RELATED: Omnibus Part II: Challenges to implementation

Financial Professional Content

Omnibus is a word a lot of people in the asset management industry toss around, but not a lot of people understand. Yet, it has far-reaching impacts for advisors and their clients. Here is what you need to know when it comes to omnibus in order to begin to understand its impact on 529s. This is part one of a two-part series.

Omnibus accounting (omnibus) moves the recordkeeping aspect of an investment from the asset manager to the BD (broker-dealer) by taking what would be many participants in said asset and making them into a single account held by the BD. The broker-dealer could be any financial intermediary, but we'll use a BD for the sake of simplicity.

If it sounds confusing, that's because it is. Omnibus is a complicated process to implement, and moving the recordkeeping function from the asset manager to the broker-dealer has many compliance and legal hurdles. But the end result is simplicity for the client- and their advisor.

How omnibus works

Omnibus is the process of taking a large number of accounts and creating from those a single account. To understand what this means, let's explain it in terms of mutual funds, since they are a structure with which most financial professionals are already familiar. For this example, we'll use two fictional firms - Acme Mutual Funds and Really Big Advisors (RBA).

If I am Acme Mutual Funds I can offer my fund directly to the public assuming I meet all 1940 Act Requirements and I've filed all the relevant paperwork with the appropriate legal entities, etcetera, etcetera. But what if I want Really Big Advisors (RBA) to offer my Acme funds to their RBA clients, or if I want my fund to be listed in a fund supermarket such as those hosted by TD Ameritrade or Fidelity? It would be a burdensome process for those advisors or firms to establish an account with me for each client. Imagine having to fill out a new account application with each existing client to purchase an Acme Fund, sending in deposits, and getting duplicate account statements sent to the advisor of record- it would be a logistical nightmare for everyone involved.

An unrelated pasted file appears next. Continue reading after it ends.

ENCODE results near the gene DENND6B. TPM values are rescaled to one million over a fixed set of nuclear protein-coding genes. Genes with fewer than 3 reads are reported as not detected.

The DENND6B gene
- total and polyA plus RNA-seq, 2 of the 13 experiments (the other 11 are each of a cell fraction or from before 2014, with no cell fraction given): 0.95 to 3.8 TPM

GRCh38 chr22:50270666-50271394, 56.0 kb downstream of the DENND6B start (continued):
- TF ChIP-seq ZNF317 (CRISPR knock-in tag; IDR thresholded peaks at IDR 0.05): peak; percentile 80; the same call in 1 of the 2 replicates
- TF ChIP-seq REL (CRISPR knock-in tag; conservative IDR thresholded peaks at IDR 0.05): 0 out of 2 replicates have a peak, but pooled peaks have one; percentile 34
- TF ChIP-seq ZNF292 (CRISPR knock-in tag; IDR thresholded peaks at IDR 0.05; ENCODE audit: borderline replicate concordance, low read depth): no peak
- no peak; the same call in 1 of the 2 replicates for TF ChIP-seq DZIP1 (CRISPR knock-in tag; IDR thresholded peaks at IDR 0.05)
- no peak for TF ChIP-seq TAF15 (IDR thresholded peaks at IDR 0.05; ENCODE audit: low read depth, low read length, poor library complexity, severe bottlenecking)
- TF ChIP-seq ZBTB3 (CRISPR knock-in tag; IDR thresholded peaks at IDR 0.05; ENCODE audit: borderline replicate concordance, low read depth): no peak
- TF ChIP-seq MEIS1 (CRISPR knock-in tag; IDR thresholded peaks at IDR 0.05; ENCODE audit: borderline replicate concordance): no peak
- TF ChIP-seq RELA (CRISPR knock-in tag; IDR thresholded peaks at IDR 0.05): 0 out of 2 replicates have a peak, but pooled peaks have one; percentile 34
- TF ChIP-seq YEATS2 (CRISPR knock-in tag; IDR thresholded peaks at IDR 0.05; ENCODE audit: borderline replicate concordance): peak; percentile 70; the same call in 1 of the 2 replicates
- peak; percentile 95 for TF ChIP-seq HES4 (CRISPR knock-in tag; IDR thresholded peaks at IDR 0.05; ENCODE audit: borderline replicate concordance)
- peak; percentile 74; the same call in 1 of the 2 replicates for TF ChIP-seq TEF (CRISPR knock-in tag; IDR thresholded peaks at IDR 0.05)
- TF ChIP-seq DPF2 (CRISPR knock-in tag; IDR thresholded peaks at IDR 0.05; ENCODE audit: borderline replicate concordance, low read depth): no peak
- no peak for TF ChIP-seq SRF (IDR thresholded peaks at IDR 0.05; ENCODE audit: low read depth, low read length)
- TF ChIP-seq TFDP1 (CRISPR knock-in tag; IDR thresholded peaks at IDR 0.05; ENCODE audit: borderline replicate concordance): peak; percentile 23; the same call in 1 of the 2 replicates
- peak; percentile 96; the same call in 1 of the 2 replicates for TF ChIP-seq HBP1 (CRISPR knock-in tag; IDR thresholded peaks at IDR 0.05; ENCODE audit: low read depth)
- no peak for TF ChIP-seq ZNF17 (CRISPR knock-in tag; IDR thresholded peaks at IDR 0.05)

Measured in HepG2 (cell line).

So instead, Acme enters into an agreement directly with RBA. RBA agrees to take on all of the administrative work, to track participant accounts and aggregate all the trades across their clients, and in turn Acme sees only one account and, therefore, one client - RBA - instead of many individual fund participants. Acme cannot see the individual participant's information in any way, and therefore cannot audit those accounts directly.

There will also be technical work that needs to happen on both sides so that RBA can take over statement and tax reporting for Acme, for which we at Acme may pay a sub-TA (transaction agent) fee, a term often used interchangeably with "revenue sharing."i Incidentally, if you've read about sub-TA fees being scrutinized by regulators, this is to what they are referring.


i Revenue Sharing is actually a much broader term that can refer to any number of fees being exchanged between asset manager and distribution partner. Sub-TA fees are often but not always lumped into this term depending on who is doing the talking and how much they understand about the asset management industry.